Italian High Renaissance Painter, 1483-1520
Raphael Sanzio, usually known by his first name alone (in Italian Raffaello) (April 6 or March 28, 1483 ?C April 6, 1520), was an Italian painter and architect of the High Renaissance, celebrated for the perfection and grace of his paintings and drawings. Together with Michelangelo and Leonardo da Vinci, he forms the traditional trinity of great masters of that period.
Raphael was enormously productive, running an unusually large workshop, and, despite his early death at thirty-seven, a large body of his work remains, especially in the Vatican, whose frescoed Raphael Rooms were the central, and the largest, work of his career, although unfinished at his death. After his early years in Rome, much of his work was designed by him and executed largely by the workshop from his drawings, with considerable loss of quality. He was extremely influential in his lifetime, though outside Rome his work was mostly known from his collaborative printmaking. After his death, the influence of his great rival Michelangelo was more widespread until the 18th and 19th centuries, when Raphael's more serene and harmonious qualities were again regarded as the highest models.
His career falls naturally into three phases and three styles, first described by Giorgio Vasari: his early years in Umbria, then a period of about four years (from 1504-1508) absorbing the artistic traditions of Florence, followed by his last hectic and triumphant twelve years in Rome, working for two Popes and their close associates. Related Paintings of Raphael :. | Still Life with Cake | Portrait of Richard Wilson | Ferdinand IV, King of Naples | school of athens | The Transfiguration |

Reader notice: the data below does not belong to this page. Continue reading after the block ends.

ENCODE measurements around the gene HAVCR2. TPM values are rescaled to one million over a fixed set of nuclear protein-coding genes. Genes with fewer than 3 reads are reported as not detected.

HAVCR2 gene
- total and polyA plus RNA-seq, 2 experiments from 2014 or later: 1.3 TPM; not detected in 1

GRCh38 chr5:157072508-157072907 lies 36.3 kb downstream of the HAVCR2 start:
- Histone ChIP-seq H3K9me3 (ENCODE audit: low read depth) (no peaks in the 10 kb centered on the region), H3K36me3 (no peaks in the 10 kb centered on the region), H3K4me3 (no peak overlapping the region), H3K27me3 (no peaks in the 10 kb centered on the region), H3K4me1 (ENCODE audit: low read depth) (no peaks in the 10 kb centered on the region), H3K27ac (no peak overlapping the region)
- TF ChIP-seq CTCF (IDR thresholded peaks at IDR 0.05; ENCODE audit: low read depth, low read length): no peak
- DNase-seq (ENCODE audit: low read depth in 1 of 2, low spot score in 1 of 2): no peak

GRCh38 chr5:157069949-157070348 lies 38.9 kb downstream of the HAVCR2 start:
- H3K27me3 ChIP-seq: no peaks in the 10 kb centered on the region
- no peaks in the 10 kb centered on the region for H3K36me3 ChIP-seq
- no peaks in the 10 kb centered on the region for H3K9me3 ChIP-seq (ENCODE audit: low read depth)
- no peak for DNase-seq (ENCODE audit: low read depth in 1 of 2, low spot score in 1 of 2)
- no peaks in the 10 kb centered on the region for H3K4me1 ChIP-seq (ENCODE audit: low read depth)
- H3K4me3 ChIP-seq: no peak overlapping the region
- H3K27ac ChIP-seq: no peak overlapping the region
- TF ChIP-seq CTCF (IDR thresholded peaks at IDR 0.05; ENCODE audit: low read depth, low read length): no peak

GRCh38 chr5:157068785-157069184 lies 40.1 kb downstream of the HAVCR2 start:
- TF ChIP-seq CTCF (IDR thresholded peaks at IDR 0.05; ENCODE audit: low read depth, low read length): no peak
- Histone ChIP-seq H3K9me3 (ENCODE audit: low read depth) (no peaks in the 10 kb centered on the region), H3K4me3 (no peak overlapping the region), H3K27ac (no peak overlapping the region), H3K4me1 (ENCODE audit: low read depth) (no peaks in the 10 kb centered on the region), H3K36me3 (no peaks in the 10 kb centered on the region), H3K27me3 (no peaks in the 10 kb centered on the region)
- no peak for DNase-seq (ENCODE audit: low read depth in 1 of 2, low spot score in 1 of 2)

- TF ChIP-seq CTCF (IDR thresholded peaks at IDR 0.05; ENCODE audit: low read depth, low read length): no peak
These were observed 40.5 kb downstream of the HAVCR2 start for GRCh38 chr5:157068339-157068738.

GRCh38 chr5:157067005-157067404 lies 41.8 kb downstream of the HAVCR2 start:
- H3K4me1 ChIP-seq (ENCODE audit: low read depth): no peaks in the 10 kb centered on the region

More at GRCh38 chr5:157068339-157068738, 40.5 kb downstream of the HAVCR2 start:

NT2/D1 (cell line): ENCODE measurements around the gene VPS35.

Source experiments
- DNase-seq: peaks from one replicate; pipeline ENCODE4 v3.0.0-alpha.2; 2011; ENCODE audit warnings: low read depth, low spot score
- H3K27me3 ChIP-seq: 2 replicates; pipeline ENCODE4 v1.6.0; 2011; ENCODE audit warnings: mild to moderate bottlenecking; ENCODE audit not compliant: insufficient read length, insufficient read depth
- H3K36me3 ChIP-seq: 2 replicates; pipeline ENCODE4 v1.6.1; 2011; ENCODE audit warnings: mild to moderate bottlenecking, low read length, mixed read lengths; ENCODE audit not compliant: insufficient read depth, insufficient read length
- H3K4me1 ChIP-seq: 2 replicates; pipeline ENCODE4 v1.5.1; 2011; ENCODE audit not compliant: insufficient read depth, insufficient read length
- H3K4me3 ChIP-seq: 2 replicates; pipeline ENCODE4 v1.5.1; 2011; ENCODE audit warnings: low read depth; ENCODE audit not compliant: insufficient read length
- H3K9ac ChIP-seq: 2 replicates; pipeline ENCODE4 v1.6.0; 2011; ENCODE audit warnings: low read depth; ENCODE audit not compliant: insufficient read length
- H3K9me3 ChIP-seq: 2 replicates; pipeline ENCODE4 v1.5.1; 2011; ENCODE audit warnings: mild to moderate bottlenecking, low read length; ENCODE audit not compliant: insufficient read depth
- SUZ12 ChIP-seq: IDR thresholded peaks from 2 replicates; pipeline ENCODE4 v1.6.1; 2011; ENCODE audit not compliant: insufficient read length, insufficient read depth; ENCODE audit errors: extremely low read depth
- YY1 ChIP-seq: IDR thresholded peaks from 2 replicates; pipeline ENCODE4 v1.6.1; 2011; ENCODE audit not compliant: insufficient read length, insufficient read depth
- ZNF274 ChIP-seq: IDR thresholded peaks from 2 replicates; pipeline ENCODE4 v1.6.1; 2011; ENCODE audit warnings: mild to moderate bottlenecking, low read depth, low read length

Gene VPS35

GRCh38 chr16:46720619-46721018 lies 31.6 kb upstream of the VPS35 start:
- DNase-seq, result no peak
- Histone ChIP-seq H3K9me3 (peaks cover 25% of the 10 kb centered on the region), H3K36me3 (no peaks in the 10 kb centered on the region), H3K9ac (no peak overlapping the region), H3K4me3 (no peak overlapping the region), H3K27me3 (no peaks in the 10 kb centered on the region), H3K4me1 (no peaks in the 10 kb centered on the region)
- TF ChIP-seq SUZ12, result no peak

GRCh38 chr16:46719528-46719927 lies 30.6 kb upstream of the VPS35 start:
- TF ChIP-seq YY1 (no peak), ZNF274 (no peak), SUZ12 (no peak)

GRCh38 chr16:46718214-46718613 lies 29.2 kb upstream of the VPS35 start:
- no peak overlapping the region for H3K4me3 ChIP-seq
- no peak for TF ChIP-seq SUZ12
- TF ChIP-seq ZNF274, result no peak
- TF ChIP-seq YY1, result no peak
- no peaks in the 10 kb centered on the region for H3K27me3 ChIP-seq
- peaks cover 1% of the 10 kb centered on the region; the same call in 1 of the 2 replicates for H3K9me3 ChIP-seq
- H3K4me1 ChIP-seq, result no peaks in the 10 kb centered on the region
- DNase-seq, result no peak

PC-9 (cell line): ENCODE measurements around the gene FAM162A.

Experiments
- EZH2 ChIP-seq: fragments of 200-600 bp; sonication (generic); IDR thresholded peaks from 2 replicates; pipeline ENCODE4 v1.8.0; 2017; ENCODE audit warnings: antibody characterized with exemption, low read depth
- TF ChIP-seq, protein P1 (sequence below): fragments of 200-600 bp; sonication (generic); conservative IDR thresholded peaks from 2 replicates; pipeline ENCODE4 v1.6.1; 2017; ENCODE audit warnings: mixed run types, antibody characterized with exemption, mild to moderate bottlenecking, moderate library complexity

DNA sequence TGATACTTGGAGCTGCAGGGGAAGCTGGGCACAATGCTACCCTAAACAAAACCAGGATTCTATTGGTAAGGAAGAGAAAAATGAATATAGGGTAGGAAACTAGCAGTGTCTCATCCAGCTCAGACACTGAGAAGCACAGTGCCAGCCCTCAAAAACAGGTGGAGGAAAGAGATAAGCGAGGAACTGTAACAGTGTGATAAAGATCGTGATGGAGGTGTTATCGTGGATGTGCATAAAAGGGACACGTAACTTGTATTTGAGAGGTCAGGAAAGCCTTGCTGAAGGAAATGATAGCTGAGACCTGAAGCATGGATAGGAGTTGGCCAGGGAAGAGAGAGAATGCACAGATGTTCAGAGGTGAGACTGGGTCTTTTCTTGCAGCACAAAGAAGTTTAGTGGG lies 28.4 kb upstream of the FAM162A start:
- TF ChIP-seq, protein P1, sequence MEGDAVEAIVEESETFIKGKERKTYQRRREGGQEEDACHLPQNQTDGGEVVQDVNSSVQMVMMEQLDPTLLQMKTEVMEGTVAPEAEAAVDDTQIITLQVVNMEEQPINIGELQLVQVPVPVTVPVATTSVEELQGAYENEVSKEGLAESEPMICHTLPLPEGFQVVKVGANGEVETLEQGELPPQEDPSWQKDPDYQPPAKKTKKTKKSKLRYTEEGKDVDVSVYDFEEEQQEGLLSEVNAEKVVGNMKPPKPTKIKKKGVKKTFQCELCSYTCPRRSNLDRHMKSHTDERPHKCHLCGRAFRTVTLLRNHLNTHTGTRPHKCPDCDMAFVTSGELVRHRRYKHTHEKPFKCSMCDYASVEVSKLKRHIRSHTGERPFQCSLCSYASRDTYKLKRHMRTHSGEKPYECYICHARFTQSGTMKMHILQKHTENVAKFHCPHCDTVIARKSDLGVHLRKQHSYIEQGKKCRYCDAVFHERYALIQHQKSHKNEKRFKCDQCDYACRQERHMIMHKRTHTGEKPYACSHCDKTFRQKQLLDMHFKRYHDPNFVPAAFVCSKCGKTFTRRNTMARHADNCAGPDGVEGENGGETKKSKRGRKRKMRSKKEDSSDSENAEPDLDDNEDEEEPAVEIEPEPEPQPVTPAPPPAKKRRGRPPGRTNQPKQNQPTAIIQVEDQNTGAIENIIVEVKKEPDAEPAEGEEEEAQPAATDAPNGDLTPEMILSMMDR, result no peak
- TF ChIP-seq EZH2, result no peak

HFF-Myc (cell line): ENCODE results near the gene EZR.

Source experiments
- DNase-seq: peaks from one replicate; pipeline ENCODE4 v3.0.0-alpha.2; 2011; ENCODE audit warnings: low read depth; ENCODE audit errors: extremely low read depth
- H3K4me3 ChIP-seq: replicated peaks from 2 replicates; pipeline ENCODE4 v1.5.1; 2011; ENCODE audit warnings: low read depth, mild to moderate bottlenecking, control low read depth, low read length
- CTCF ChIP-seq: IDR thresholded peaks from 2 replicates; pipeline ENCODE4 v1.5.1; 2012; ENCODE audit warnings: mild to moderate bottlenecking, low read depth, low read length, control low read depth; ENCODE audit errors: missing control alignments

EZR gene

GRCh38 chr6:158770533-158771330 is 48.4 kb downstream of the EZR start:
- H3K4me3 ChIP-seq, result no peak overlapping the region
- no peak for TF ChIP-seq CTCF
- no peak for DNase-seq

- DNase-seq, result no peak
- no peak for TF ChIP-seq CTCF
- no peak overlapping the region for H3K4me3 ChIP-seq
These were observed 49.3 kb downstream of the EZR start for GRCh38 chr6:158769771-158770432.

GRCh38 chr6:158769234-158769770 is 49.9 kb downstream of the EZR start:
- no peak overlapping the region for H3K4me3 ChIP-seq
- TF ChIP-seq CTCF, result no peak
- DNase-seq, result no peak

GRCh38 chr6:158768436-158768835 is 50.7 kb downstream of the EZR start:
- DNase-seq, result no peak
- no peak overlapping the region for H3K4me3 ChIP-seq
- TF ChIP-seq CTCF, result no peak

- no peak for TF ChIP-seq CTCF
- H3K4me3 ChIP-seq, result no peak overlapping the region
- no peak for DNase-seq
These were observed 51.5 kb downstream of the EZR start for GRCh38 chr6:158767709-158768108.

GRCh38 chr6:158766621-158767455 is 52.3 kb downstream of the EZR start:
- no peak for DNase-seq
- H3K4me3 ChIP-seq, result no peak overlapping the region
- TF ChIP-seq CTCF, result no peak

Related Artists:Jean-Jacques Henner
Jean Jacques Henner Galleries
French painter. He was born into a peasant family in the Sundgau and received his first artistic training at Altkirch with Charles Goutzwiller (1810-1900) and later in Strasbourg in the studio of Gabriel-Christophe Gu?rin (1790-1846). In 1846 he enrolled at the Ecole des Beaux-Arts in Paris as a pupil of Michel-Martin Drolling and, from 1851, of Francois-Edouard Picot. While a student he was particularly drawn to portraiture, and during his frequent visits to Alsace he made portraits of his family as well as of the notables of the region. He also painted scenes of Alsatian peasant life.George Robert Lewis
English, 1782-1871Jean-Louis Forain
French painter, printmaker and illustrator. Around 1860 he moved with his family to Paris, where he was taught by Jacquesson de la Chevreuse (1839-1903), Jean Baptiste Carpeaux and Andre Gill. He participated in the Franco-Prussian War (1870-71) and was a friend of the poets Paul Verlaine and Arthur Rimbaud; the latter is the presumed subject of a portrait (1874; priv. col., see 1982 exh. cat., no. 1) that may have influenced Manet late portrait of Mallarme (1876; Paris, Louvre). Forain first met Manet through his friendship with Degas in the early 1870s at the salon of Nina de Callias. He continued to associate with Manet, meeting the group of young Impressionists at the Cafe Guerbois and the Cafe de la Nouvelle Athenes. In 1878 Forain painted a small gouache, Cafe Scene (New York, Brooklyn Mus.), which probably influenced Manet Bar at the Folies-Bergere (1881-2; London, Courtauld Inst. Gals).